“The thing that makes me the happiest is how handsome it turned out,” Lombardi said of the project. “This building really announces Tribeca and it used to announce it in a way that was beautiful, but shabby. Now it’s back to the way that it originally was.”

So thorough was the restoration that the buildings at first glance look like 21st-century replicas rather than 19th-century landmarks. Roger Byrom, chairperson of the Community Board 1 Landmarks Committee, said that restoration projects in historic districts often look a bit too-new when they are first unveiled.

“It’s a lovely corner building, but it will benefit from living a little bit,” Byrom said of the Atelier. Back in 2003, when Lombardi was seeking approval for the project, Byrom expressed concerns that restoring the painted Whalebone sign might make the building look too much like a glossy, theme-park version of history. Byrom still thinks that the sign looks a tad “Disney-esque,” but he is grateful that the buildings have finally been revived. Time and weather, he said, will give the structures back their historic patina.

“In 10 years time, it will be really nice, weathered down. It will look more contextual with the neighborhood,” he said. “It’s a good piece of work and we wish them all well.”

Lombardi was always determined to bring back the Whalebone sign, which had lingered on the building’s brickwork underneath the white paint. The sign, he said, is a visual reminder of the building’s unique history. Built in 1843 as a family home, the structure was later the long-time site of a whalebone cutting business. Before the age of plastics, whalebone was used as a semi-flexible material in everything from buggy whips to hoop skirts. Before A.J. Vetter closed up his whalebone business at 161 Duane St. in 1920, he was believed to be the last working whalebone cutter in the country.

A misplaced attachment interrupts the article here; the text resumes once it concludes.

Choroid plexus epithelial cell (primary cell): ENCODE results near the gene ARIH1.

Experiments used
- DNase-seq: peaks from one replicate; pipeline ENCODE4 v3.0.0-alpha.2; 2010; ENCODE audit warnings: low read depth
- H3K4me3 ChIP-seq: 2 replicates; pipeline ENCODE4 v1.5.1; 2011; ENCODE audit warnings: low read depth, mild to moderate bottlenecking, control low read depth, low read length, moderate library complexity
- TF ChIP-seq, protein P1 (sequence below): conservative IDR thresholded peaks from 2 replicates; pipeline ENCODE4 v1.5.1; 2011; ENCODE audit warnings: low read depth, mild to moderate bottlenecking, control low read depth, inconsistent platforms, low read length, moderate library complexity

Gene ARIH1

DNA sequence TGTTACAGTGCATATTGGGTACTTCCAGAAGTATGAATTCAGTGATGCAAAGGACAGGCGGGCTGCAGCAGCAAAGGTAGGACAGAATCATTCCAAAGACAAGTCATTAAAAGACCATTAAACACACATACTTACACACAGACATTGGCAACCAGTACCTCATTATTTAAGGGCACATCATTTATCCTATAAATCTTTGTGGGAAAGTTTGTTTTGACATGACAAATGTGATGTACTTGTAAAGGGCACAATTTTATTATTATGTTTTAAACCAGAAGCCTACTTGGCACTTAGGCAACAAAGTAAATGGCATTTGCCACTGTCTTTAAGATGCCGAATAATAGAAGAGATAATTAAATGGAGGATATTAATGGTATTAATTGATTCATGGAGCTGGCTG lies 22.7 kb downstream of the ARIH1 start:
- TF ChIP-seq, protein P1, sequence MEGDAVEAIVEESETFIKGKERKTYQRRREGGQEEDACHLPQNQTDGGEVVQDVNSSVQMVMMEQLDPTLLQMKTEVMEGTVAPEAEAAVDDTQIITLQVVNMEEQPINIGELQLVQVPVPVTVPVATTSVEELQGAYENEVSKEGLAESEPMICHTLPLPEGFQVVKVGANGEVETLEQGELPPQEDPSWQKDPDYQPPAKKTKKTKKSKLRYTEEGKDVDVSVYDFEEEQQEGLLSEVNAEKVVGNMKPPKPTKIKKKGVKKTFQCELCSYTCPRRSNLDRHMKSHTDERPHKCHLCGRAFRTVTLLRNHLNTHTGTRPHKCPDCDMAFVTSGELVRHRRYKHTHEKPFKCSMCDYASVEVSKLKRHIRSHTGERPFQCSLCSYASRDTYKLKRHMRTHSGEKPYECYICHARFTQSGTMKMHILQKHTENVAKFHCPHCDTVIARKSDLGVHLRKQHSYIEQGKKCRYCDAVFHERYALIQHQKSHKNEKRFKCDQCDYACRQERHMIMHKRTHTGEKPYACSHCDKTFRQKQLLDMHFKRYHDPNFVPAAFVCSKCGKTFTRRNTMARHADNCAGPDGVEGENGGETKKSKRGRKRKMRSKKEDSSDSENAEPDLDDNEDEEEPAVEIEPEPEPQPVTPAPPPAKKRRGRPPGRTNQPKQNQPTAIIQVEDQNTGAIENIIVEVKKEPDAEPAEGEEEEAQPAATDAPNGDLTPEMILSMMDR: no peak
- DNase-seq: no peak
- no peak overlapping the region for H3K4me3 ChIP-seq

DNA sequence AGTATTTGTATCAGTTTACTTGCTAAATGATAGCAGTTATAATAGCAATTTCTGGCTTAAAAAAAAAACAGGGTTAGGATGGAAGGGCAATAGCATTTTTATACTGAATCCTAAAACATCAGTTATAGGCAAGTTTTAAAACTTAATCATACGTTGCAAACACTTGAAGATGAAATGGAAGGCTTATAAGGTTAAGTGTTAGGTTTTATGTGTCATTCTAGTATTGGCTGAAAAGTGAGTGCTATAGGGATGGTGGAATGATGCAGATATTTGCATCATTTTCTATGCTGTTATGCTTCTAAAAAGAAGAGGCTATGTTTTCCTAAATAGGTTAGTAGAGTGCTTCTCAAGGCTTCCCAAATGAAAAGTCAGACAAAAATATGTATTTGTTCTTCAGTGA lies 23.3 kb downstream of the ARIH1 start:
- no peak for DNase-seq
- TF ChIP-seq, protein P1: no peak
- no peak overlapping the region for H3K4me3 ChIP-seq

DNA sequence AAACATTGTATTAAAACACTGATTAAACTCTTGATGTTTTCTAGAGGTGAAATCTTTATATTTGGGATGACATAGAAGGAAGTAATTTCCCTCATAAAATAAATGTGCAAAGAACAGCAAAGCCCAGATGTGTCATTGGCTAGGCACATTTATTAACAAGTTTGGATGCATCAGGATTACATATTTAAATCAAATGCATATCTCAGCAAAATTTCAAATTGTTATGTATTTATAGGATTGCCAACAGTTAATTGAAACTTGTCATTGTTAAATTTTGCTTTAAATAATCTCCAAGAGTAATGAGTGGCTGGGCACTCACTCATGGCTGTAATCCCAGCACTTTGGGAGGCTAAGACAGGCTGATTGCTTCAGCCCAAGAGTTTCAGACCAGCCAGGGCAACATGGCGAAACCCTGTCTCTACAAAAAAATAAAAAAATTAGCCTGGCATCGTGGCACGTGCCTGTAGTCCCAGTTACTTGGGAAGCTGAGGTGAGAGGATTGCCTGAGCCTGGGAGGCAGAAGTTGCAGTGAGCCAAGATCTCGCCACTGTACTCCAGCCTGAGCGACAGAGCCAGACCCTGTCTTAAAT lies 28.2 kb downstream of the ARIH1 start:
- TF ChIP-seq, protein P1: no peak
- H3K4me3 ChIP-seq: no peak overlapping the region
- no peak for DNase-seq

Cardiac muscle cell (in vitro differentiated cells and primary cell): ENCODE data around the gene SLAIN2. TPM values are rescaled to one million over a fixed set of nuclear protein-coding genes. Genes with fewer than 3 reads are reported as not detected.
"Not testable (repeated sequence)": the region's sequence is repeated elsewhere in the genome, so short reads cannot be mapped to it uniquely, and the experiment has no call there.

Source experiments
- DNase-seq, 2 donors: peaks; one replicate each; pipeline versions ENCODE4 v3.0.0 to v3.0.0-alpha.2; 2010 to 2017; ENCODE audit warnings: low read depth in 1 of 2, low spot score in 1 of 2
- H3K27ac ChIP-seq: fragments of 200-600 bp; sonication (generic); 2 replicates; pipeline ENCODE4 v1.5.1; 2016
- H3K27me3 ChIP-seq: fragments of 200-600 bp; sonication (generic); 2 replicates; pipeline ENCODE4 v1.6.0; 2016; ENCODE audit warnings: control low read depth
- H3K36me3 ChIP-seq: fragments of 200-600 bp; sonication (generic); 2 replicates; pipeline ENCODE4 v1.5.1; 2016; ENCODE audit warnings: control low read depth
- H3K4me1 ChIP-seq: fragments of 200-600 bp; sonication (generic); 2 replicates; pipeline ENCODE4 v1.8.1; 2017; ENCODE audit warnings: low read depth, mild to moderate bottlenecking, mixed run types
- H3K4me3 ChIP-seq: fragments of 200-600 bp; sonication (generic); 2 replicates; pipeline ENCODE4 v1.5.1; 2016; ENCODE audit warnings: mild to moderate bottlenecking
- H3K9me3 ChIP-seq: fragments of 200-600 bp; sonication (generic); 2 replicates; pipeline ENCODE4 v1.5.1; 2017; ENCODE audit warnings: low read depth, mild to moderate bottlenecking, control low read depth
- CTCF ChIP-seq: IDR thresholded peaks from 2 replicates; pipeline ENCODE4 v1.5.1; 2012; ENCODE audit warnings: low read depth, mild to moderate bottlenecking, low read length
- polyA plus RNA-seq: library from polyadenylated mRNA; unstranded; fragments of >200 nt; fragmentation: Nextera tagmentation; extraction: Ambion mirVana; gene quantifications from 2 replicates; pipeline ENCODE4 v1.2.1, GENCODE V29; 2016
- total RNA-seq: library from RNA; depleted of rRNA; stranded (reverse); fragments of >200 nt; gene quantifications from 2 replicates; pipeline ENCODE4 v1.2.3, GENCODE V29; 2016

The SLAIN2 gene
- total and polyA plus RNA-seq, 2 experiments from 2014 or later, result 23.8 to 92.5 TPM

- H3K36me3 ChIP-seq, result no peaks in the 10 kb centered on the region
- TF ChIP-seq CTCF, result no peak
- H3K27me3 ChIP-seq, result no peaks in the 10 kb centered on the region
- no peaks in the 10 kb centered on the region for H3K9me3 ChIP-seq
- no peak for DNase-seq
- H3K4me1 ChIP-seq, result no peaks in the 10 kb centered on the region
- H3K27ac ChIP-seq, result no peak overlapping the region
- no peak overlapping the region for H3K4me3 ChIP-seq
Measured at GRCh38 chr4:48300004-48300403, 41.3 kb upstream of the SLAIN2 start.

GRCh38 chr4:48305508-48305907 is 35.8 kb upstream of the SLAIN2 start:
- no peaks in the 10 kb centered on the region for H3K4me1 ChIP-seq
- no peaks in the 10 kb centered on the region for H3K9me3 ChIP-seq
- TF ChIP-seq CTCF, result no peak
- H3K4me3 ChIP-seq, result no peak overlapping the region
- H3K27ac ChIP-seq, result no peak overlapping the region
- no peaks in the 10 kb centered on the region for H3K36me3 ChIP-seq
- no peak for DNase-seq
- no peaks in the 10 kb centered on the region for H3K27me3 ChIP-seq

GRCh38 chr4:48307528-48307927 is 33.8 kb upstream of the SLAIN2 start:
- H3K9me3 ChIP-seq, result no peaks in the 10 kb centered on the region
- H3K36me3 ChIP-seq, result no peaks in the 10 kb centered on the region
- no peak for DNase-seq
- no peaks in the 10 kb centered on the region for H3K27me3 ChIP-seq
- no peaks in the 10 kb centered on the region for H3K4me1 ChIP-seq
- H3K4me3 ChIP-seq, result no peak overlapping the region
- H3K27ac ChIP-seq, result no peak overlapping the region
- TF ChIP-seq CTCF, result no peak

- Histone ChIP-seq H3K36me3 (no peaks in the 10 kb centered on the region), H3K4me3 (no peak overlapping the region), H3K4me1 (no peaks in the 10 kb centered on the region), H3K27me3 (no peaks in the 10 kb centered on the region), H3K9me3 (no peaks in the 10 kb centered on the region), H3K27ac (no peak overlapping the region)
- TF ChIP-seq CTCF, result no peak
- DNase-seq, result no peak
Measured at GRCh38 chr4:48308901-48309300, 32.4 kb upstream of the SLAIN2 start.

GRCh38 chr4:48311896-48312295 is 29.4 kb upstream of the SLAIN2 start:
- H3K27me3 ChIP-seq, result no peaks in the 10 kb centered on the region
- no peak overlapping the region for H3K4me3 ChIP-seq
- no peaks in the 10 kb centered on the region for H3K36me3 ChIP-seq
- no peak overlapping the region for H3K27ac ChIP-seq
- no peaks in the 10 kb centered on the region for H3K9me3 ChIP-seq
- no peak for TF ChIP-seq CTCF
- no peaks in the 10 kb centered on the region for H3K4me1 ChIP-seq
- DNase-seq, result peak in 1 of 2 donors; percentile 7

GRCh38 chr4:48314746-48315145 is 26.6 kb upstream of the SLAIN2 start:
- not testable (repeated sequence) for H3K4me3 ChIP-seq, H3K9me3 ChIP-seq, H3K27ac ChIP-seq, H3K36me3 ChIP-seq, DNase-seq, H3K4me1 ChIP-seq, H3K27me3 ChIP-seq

Under the whalebone shop in the 1890s, the building housed Ye Olde Tavern. More than a century later, the ground floor is once again set to serve food and drink. Though Bouley sold the buildings to Lombardi in 2002, he never lost interest in the space. Bouley already anchors three other corners on the block, with his restaurant Danube across the street at 30 Hudson, his signature Bouley restaurant at 120 W. Broadway, and his Bouley Bakery and Marketplace at 130 W. Broadway.

In February, Bouley finalized a deal to buy the ground floor and basement of the Atelier, as well as a fifth-floor apartment in the building for his personal use. Both Lombardi and Byrom said they were glad that Bouley’s long-delayed plans to occupy the space have finally come to fruition.

“It was great that he got what he wanted and I got what I wanted in the same building,” said Lombardi.

Bouley was out of town and could not be reached for comment. However, the restaurateur was all smiles at a March community board meeting. At the meeting, the board’s Tribeca Committee voted overwhelmingly to support Bouley’s application for a liquor license in the Mohawk space. Bouley said then that he plans to move his signature Bouley restaurant into the Mohawk, relocate Bouley Bakery to the current Bouley space and expand the Bouley Market and Upstairs eatery at 130 Broadway. He is shooting for a fall 2007 opening at the Mohawk.

“I’m really encouraged that David Bouley is back in there,” Byrom said. “This is how it was originally supposed to be. It’s like we’re back in the mid-1990s again.”